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Tyson v. Berryhill

United States District Court, W.D. Louisiana, Monroe Division

August 13, 2018

TIFFANY D. TYSON o/b/o B.D.T.
v.
NANCY A. BERRYHILL, ACTING COMMISSIONER, SOCIAL SECURITY ADMINISTRATION

          TERRY A. DOUGHTY JUDGE

          REPORT AND RECOMMENDATION

          KAREN L. HAYES UNITED STATES MAGISTRATE JUDGE

         Before the court is plaintiff's petition for review of the Commissioner of Social Security's denial of disability insurance benefits. The appeal was referred to the undersigned United States Magistrate Judge for proposed findings of fact and recommendation pursuant to 28 U.S.C. § 636(b)(1)(B) and (C). For the reasons assigned below, it is recommended that the decision of the Commissioner be AFFIRMED, and this matter DISMISSED with prejudice.

         Background

         On August 26, 2014, Tiffany D. Tyson protectively filed the instant application for Supplemental Security Income (SSI) benefits on behalf of her minor child, B.D.T. (claimant),[1] who was born in September 2011. (Tr. 61-66). Tyson alleged in her application that S.J.M. had been disabled since August 1, 2014, because of developmental delays. (Tr. 88). The claim was denied at the initial stage of the administrative process. (Tr. 34-45). Thereafter, Tyson requested and received a February 9, 2016, hearing before an Administrative Law Judge (“ALJ”). (Tr. 19- 33). By decision dated March 24, 2016, however, the ALJ determined that the claimant was not disabled under the Act. (Tr. 5-16).

         Plaintiff appealed the adverse decision to the Appeals Council. On January 24, 2017, the Appeals Council denied the request for review; thus the ALJ's decision became the final decision of the Commissioner. (Tr. 1-3).

         On March 24, 2017, Tyson sought review before this court. Following submission of the administrative transcript and supporting memoranda, the matter is now before the court.

         Standard of Review

          This court's standard of review is (1) whether substantial evidence of record supports the ALJ's determination, and (2) whether the decision comports with relevant legal standards. Villa v. Sullivan, 895 F.2d 1019, 1021 (5th Cir. 1990). Where the Commissioner's decision is supported by substantial evidence, the findings therein are conclusive and must be affirmed. Richardson v. Perales, 402 U.S. 389, 390 (1971). The Commissioner's decision is not supported by substantial evidence when the decision is reached by applying improper legal standards. Singletary v. Brown, 798 F.2d 818 (5th Cir. 1986). Substantial evidence is such relevant evidence as a reasonable mind might accept as adequate to support a conclusion. Richardson, 402 U.S. at 401. While substantial evidence lies somewhere between a scintilla and a preponderance, it contemplates “such relevant evidence as a reasonable mind might accept as adequate to support a conclusion.” Muse v. Sullivan, 925 F.2d 785, 789 (5th Cir. 1991). Conversely, a finding of no substantial evidence is proper when no credible medical findings or evidence support the ALJ's determination. Johnson v. Bowen, 864 F.2d 340, 343-44 (5th Cir. 1988). The reviewing court may not reweigh the evidence, try the issues de novo, or substitute its judgment for that of the Commissioner. Greenspan v. Shalala, 38 F.3d 232, 236 (5th Cir. 1994) (citation omitted).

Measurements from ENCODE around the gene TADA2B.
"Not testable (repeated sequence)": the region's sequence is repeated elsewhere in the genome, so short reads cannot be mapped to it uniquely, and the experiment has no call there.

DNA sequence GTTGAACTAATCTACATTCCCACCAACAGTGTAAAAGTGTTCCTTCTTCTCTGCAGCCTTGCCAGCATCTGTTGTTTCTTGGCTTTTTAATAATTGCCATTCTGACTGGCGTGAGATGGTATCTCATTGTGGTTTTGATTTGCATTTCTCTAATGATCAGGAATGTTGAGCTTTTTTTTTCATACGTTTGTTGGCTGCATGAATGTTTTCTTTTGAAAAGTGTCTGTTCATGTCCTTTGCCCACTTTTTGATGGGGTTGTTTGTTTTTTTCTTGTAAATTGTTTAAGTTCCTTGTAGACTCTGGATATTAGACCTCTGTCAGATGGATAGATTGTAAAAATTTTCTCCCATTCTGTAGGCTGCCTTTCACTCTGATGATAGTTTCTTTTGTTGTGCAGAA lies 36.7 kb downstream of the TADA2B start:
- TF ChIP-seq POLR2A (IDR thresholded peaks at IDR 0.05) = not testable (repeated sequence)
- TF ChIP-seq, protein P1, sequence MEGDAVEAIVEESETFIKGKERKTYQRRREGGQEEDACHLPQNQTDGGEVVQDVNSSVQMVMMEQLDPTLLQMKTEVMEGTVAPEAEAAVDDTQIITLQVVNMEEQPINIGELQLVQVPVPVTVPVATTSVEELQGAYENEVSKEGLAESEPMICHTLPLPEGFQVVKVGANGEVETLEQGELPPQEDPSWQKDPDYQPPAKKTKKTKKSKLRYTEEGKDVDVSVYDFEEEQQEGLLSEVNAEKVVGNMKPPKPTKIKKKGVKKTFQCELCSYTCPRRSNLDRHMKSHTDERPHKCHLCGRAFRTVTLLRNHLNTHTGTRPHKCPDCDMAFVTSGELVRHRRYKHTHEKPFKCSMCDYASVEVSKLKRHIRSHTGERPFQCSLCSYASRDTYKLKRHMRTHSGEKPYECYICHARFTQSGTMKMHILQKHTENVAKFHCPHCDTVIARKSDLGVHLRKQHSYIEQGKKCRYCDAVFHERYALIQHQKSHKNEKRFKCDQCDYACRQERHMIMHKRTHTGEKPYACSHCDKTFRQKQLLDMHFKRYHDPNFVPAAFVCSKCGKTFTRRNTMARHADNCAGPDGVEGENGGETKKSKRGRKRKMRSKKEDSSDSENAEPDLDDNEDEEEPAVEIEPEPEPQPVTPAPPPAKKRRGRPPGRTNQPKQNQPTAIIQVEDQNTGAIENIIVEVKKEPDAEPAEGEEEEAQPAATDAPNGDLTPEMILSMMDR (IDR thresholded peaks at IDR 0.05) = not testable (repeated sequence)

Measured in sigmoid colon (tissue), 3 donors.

Law

          On August 22, 1996, Congress passed the Personal Responsibility and Work Opportunity Reconciliation Act of 1996, Pub.L. 104-193, 110 Stat. 2105, which amended 42 U.S.C. §1382c(a)(3). Pursuant to this law, a child under the age of eighteen is considered disabled for purposes of SSI benefits if “that individual has a medically determinable physical or mental impairment, which results in marked and severe functional limitations, and which can be expected to last for a continuous period of not less than 12 months.” 42 U.S.C. § 1382c(a)(3)(C)(I) (1997).

         The regulations set forth a three-step sequential evaluation process for a child seeking benefits. First, the ALJ must determine if the child is engaged in substantial gainful activity. 20 C.F.R. § 416.924. If the child is not so engaged, then the ALJ determines whether the child has a medically determinable impairment(s) that is severe. Id. An impairment(s) will not be deemed severe if it constitutes a “slight abnormality or a combination of slight abnormalities that causes no more than minimal functional limitations.” Id. Finally, an impairment(s) that is severe also must meet, medically equal, or functionally equal a listed impairment. Id.

         The Listing of Impairments describes impairments for each major body system that cause marked and severe functional limitations. 20 C.F.R. § 416.925(a). An impairment(s) meets a listing when it satisfies all of the criteria of that listing, including any relevant criteria in the introduction, and meets the duration requirement. 20 C.F.R. § 416.925(c)(3).

         If an impairment(s) does not meet all of the criteria of a listing, it still can medically equal the criteria of a listing when the claimant has other findings related to the impairment(s) that are at least of equal medical significance to the required criteria. See 20 C.F.R. ยงยง 416.925(c)(5) & 926(b). Medical equivalence may be appropriate in circumstances where the claimant: 1) has an impairment described in the Listing of Impairments, but a) does not exhibit one or more of the findings of the specified listing, or b) exhibits all of the findings, but one or more of the findings is not as severe as specified by the listing; 2) has an impairment(s) that ...


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